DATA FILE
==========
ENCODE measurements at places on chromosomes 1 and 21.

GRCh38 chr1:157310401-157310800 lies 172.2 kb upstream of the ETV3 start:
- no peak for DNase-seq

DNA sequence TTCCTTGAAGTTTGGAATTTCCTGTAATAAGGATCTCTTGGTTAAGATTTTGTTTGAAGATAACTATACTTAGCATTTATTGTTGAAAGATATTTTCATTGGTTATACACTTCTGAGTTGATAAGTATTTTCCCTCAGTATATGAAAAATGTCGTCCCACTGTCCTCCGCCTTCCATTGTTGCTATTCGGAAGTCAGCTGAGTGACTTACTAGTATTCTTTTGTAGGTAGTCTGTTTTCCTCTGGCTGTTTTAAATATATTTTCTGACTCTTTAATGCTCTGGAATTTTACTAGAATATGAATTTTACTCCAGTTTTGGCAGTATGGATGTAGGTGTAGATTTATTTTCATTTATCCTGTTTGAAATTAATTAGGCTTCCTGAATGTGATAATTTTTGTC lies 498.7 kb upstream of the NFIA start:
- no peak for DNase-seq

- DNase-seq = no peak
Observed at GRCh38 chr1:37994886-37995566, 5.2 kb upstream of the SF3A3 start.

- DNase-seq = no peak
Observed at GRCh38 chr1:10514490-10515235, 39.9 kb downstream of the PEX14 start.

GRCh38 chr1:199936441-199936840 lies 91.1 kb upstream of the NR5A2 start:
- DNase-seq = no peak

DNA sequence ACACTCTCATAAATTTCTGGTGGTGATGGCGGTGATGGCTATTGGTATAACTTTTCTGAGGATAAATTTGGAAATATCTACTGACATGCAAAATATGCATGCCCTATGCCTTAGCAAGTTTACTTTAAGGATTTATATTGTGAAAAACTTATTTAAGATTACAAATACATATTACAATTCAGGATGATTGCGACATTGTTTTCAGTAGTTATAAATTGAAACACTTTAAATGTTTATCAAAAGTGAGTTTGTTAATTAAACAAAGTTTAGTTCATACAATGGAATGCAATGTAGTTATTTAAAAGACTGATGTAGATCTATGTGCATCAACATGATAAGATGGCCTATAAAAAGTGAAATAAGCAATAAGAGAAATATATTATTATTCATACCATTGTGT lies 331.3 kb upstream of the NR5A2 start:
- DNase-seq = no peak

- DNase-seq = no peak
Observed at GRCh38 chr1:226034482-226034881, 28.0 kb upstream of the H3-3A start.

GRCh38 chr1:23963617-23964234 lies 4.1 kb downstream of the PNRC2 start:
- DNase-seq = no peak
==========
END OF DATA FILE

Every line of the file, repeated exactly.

ENCODE measurements at places on chromosomes 1 and 21.

GRCh38 chr1:157310401-157310800 lies 172.2 kb upstream of the ETV3 start:
- no peak for DNase-seq

DNA sequence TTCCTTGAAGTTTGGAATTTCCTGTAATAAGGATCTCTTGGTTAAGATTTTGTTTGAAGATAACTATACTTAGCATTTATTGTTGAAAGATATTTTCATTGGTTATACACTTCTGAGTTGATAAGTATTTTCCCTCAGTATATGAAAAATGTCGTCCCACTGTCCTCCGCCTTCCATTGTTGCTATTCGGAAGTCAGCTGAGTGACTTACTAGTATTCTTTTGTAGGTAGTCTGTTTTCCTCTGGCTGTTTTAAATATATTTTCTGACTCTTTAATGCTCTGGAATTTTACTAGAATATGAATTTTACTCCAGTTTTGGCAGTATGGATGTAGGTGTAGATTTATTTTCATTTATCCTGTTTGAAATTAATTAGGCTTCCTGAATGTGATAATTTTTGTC lies 498.7 kb upstream of the NFIA start:
- no peak for DNase-seq

- DNase-seq = no peak
Observed at GRCh38 chr1:37994886-37995566, 5.2 kb upstream of the SF3A3 start.

- DNase-seq = no peak
Observed at GRCh38 chr1:10514490-10515235, 39.9 kb downstream of the PEX14 start.

GRCh38 chr1:199936441-199936840 lies 91.1 kb upstream of the NR5A2 start:
- DNase-seq = no peak

DNA sequence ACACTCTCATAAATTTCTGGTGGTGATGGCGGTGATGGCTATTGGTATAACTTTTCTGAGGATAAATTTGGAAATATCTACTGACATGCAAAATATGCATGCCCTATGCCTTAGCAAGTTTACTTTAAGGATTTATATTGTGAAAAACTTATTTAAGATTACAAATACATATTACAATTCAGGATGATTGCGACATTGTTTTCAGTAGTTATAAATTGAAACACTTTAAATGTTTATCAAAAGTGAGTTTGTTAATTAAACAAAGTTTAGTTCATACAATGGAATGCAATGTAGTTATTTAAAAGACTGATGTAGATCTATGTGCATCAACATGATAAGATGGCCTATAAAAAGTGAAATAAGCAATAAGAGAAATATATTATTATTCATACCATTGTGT lies 331.3 kb upstream of the NR5A2 start:
- DNase-seq = no peak

- DNase-seq = no peak
Observed at GRCh38 chr1:226034482-226034881, 28.0 kb upstream of the H3-3A start.

GRCh38 chr1:23963617-23964234 lies 4.1 kb downstream of the PNRC2 start:
- DNase-seq = no peak